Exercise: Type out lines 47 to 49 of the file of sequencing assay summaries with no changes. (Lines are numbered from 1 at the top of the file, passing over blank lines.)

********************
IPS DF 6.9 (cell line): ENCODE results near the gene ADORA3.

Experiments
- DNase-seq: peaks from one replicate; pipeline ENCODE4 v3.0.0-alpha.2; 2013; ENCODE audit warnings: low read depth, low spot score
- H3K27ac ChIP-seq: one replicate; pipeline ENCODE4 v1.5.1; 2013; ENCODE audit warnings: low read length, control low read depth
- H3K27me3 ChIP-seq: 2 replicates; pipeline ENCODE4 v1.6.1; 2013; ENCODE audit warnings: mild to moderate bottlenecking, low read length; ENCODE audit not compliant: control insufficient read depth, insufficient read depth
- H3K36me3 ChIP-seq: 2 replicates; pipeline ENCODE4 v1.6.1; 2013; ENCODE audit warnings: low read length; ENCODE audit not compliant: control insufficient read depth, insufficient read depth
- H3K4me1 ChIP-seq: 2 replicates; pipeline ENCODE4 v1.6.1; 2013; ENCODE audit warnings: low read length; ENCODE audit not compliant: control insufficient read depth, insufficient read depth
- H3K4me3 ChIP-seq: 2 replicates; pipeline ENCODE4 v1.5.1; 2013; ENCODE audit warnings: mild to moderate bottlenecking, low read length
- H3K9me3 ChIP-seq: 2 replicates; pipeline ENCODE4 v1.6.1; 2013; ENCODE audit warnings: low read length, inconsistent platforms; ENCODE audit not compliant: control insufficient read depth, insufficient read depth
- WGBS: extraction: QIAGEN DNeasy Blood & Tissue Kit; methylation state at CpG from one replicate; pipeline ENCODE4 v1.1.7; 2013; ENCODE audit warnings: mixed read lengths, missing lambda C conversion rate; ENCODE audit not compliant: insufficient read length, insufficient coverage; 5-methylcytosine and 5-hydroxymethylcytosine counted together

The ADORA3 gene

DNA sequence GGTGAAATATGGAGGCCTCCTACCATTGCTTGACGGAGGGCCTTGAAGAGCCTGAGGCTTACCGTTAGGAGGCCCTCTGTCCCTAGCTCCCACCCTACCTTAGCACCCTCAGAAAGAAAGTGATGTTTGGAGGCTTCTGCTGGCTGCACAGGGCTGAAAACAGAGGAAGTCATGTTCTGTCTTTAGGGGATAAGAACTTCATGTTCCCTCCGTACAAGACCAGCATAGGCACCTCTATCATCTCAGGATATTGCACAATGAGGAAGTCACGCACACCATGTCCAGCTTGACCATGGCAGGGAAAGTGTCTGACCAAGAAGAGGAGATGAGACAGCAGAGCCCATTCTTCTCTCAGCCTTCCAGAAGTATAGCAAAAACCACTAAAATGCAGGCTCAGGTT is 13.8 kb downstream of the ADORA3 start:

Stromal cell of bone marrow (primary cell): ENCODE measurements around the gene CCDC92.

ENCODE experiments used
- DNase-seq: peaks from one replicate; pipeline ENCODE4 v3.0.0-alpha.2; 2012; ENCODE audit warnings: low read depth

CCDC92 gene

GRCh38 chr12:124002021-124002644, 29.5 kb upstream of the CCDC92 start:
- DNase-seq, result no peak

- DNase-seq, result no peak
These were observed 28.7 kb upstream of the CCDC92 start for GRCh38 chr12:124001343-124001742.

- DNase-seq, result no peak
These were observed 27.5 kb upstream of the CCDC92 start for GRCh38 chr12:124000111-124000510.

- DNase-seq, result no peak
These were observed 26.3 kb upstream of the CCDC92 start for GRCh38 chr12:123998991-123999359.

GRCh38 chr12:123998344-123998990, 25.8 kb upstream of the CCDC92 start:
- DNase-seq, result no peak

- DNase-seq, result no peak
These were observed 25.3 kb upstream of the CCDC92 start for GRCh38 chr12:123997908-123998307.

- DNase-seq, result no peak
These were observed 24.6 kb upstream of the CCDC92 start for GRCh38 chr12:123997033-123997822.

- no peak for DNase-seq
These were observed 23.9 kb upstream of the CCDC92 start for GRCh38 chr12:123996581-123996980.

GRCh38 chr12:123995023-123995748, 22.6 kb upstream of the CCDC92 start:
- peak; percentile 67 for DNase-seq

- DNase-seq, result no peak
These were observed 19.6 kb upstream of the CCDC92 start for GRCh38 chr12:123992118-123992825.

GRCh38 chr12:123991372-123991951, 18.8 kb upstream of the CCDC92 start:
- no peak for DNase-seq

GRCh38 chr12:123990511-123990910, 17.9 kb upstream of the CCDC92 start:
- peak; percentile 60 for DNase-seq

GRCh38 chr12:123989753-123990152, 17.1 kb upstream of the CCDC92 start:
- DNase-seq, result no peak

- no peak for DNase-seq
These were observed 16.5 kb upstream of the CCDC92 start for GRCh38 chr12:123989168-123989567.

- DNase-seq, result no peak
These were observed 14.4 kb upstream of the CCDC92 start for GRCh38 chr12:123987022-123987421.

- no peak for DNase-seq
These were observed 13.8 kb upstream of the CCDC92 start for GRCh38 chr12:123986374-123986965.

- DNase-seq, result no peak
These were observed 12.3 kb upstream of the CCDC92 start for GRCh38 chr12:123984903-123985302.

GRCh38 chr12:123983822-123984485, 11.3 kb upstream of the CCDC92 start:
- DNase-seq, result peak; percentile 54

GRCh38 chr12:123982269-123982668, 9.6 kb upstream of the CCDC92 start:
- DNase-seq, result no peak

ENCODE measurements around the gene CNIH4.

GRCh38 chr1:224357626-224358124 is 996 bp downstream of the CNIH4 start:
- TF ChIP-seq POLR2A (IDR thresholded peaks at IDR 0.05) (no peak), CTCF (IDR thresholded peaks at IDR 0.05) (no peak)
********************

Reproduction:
- no peak for DNase-seq
These were observed 13.8 kb upstream of the CCDC92 start for GRCh38 chr12:123986374-123986965.

- DNase-seq, result no peak